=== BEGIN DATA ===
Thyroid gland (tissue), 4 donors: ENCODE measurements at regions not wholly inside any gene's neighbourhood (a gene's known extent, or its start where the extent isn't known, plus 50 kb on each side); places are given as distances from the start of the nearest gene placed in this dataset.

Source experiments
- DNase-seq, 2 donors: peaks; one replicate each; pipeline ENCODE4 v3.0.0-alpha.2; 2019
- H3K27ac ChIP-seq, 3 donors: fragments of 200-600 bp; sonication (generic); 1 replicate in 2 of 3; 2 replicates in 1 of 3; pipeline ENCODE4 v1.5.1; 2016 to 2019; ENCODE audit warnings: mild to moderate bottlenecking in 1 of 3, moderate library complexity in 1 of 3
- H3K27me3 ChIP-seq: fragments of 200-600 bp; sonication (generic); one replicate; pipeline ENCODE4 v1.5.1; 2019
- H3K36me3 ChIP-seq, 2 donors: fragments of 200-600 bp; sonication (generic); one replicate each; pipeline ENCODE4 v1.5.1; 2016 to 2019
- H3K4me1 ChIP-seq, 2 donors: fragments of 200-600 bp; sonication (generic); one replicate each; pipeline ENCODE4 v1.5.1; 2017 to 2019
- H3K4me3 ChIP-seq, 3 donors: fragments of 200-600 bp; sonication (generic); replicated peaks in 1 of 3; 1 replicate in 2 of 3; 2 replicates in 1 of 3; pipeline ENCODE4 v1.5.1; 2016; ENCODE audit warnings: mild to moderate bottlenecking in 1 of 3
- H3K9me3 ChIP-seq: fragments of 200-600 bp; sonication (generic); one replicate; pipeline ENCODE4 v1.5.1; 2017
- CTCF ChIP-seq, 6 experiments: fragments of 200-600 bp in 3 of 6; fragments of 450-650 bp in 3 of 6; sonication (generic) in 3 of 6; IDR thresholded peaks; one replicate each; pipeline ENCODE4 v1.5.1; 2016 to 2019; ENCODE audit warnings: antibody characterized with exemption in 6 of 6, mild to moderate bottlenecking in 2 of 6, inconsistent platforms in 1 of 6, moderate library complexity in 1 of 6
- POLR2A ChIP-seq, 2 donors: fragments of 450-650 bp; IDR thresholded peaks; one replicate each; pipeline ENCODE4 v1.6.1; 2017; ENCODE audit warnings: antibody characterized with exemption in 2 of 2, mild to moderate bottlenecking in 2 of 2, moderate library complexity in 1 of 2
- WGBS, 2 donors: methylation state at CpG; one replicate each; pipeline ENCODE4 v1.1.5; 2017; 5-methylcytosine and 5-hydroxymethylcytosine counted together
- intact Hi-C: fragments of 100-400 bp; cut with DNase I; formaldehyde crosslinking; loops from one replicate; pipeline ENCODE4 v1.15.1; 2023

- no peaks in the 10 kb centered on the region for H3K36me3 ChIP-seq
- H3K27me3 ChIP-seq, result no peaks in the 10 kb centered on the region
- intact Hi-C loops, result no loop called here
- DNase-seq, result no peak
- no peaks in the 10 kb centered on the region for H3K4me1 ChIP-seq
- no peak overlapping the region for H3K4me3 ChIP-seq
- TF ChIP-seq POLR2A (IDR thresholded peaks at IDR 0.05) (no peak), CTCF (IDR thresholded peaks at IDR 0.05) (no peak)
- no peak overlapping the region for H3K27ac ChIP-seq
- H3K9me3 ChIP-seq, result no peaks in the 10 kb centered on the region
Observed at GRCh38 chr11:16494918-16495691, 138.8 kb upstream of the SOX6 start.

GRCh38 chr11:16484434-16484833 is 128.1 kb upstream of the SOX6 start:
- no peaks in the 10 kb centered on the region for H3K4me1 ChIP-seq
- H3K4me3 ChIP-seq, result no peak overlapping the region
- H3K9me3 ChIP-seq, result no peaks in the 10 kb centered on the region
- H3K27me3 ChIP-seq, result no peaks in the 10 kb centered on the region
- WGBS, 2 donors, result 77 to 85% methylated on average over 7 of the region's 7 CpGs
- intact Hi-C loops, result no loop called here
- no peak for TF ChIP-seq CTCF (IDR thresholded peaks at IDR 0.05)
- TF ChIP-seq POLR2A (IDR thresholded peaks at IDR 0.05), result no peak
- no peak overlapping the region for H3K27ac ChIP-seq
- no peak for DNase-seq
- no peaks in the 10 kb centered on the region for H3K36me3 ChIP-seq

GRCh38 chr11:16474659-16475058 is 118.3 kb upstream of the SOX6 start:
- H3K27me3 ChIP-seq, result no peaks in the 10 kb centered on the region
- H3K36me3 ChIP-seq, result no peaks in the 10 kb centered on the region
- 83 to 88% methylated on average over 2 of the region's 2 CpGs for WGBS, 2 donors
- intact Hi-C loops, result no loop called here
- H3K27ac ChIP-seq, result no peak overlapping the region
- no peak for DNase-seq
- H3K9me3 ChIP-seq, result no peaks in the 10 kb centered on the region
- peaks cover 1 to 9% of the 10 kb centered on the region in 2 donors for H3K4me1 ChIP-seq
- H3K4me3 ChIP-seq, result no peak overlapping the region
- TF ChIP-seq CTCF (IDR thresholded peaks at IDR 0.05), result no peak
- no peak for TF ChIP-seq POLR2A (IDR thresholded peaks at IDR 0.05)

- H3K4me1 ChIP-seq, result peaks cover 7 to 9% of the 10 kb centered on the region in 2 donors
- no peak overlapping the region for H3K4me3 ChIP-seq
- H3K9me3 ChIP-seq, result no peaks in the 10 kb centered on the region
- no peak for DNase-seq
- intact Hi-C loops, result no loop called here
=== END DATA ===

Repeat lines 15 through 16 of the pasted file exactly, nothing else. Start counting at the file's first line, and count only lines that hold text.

- H3K27me3 ChIP-seq, result no peaks in the 10 kb centered on the region
- intact Hi-C loops, result no loop called here